Whitman Teaches the Movement
Whitman Teaches the Movement (WTTM) is a volunteer program coordinated by Whitman College, the Walla Walla Public School District, and the Southern Poverty Law Center that is focused on improving Civil Rights education. As a volunteer in the program you are trained in a teacher-tested curriculum about the Civil Rights Movement. You are then given the opportunity to implement this lesson in a local Walla Walla classroom in the weeks surrounding Martin Luther Kind Jr. Day. The curriculums currently incorporated in the project focus on 2nd, 5th, 7th, and 11th grade classrooms. This program allows Whitman students to become involved in the local community, gain experience teaching in front of a class and learn about a critical time in United States history.
WTTM was started in 2011 as a response to the Southern Poverty Law Center’s report on state standards for Civil Rights education. In this report each state received a letter grade for their Civil Rights education standards, and about 2/3 of the states received a failing grade, including Washington and the entire West Coast. As a response a few staff members at Whitman teamed up with the Southern Poverty Law Center’s Teaching Tolerance program and the Walla Walla Public School District to create Whitman Teaches the Movement. Over the past few years the project has become more established within the community and within Whitman College and is now celebrating its first year of being an official Student Engagement Center Run Program.
You can contact us by calling the Student Engagement Center at (509) 527-5183 or by emailing email@example.com. For the most recent news about WTTM, visit our website or read the latest posts about us on the SEC Blog.
- Three years of Whitman College volunteers have learned and implemented their programs in local Walla Walla schools in collaboration with local teachers, WWPS and the Southern Poverty Law Center.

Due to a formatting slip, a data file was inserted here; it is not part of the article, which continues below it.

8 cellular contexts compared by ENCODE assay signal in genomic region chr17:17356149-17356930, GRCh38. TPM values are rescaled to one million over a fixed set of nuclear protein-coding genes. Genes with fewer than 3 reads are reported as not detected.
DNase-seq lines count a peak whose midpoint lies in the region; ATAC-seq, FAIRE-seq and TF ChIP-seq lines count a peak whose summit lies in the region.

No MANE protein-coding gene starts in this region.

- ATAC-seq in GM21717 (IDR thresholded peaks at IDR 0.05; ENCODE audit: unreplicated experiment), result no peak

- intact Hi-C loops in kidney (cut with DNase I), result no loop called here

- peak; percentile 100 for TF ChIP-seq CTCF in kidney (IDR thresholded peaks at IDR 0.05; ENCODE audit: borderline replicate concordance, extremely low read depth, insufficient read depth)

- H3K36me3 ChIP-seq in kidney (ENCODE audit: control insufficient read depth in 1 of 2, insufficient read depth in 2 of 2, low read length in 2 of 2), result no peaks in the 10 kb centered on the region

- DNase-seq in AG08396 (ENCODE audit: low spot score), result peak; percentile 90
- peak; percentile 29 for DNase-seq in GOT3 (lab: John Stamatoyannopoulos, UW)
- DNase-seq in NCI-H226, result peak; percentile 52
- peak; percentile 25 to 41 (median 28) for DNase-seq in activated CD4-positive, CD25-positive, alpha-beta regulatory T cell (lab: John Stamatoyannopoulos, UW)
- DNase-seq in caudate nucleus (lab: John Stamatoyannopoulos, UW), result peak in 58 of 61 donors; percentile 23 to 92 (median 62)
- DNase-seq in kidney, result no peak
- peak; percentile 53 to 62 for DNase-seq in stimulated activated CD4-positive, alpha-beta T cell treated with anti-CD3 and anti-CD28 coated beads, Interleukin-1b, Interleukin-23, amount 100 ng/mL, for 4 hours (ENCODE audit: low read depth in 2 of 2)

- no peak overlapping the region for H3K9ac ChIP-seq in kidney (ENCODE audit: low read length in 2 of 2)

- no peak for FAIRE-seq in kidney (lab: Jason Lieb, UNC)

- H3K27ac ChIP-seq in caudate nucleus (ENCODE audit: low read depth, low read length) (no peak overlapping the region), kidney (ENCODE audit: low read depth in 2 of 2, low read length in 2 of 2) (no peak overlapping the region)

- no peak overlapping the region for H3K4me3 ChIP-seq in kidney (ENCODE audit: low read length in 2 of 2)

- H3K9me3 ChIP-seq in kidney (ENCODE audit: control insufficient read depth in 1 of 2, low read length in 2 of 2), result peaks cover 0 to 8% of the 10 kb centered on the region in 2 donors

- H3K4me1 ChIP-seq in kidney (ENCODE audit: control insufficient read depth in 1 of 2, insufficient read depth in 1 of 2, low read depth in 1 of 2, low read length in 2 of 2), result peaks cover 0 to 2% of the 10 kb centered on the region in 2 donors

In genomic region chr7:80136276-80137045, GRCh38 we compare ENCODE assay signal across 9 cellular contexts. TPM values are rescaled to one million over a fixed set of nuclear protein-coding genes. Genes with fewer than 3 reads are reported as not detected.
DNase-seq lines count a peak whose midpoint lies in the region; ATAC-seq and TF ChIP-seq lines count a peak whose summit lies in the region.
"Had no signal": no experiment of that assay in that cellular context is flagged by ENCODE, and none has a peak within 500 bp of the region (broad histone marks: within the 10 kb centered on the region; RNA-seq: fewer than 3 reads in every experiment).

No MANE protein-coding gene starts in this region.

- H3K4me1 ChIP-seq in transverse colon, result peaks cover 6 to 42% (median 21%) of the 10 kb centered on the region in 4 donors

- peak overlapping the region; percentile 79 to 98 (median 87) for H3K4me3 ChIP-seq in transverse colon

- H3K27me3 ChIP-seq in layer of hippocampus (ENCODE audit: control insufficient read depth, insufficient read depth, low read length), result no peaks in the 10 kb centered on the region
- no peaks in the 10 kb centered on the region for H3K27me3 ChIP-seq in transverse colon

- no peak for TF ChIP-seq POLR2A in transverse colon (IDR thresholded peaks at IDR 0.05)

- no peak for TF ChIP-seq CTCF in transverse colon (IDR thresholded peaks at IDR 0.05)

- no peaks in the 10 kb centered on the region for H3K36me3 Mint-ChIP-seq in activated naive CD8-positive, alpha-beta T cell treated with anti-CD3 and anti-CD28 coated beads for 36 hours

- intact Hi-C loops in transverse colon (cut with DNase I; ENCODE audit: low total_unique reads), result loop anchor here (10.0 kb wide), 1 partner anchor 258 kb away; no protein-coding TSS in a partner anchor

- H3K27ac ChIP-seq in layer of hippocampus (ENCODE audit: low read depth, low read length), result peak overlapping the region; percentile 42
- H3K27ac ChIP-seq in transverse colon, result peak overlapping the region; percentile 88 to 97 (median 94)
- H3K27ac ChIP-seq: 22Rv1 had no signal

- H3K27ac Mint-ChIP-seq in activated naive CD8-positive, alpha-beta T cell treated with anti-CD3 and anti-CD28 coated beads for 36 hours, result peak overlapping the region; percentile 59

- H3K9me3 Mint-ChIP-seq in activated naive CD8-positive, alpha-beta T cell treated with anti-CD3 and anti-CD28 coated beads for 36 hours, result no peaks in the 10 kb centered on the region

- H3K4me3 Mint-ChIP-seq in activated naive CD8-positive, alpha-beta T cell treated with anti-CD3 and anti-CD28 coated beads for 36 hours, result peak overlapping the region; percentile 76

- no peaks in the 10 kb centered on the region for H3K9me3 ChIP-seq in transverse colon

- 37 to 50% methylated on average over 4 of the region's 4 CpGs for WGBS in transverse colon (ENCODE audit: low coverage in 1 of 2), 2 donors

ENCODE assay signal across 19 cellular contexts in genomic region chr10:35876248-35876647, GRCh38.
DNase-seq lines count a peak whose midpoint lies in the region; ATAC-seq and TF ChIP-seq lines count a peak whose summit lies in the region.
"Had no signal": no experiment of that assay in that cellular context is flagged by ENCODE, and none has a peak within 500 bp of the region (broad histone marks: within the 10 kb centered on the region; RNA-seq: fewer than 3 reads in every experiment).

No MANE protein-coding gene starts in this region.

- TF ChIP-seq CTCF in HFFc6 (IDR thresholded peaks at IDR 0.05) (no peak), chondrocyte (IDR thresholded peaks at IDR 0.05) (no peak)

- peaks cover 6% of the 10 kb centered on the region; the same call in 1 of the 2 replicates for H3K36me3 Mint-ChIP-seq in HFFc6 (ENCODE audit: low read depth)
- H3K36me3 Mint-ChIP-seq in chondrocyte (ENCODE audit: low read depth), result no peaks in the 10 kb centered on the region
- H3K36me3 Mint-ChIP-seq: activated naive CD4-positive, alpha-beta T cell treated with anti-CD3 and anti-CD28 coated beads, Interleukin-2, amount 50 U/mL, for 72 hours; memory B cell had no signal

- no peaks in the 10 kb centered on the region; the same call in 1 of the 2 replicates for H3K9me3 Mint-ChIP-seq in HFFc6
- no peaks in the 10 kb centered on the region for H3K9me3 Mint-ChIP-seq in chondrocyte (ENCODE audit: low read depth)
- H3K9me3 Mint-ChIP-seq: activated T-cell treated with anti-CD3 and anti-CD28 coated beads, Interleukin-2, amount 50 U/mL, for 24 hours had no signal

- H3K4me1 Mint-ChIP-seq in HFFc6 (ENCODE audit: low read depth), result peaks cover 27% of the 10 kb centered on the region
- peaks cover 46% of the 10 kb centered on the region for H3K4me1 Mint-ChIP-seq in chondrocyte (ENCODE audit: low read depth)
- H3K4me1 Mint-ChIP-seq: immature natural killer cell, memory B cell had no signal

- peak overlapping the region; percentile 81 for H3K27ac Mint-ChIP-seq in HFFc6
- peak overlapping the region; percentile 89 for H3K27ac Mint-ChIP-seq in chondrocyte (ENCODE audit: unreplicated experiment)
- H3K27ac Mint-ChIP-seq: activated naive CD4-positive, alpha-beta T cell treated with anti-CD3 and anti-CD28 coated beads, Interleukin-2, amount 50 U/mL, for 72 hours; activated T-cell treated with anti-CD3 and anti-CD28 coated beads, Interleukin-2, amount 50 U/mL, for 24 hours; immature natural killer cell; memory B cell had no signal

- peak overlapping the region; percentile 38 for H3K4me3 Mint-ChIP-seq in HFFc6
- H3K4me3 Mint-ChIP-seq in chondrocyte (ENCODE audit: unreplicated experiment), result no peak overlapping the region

- Held a summit for civil rights education with educators from around Washington to help them deal with issues of discrimination.
- Coordinated extra lessons regarding Cesar Chavez at Walla Walla High School and Lincoln High School.
- Organized a panel of Whitman faculty to speak on current issues in civil rights.
The Southern Poverty Law Center: Teaching Tolerance
“The SPLC’s Teaching Tolerance program works through educators to nurture a new generation that is more accepting of difference and more engaged in social justice than those that preceded it. We want kids to get along with each other and, just as important, see themselves as global citizens in a diverse society with the capacity to work together for a fairer world.” (http://www.splcenter.org/what-we-do/teaching-tolerance)
The Walla Walla Public School District
WWPS is the local school district here in Walla Walla that “educates a diverse population of over 6,000 students. The district is comprised of: two high schools, two middle schools, six elementary schools, and a child development center hosting HeadStart/ECEAP programs.” (http://www.wwps.org/district/information/about-us)
Visit the WTTM Blog for the latest news!
For New Volunteers
How do I get involved in WTTM?
WTTM volunteers should sign up during the fall semester by getting in contact with the community service office at the SEC.
How much of a time commitment is WTTM?
In addition to teaching about an hour-long session in January, volunteers must attend a few hours of training in their curriculum and a kick-off event. There are other events that take place, but many of these are optional. Other than this, volunteers are expected to keep in contact with the project coordinator about scheduling and any other questions or concerns that arise.
For Current Volunteers
What should I do if I cannot make it to an event or to my assigned day of teaching?
Contact the project coordinator immediately. If it is possible to find someone to cover for you or switch shifts with you, this would be ideal, if not then we must know as soon as possible so we can reschedule the session or help you find someone to fill that gap.
How do I get to my school?
We will be organizing transportation. For those schools that are closer, it is possible you may need to walk. For others, we will work on an individual basis to find drivers.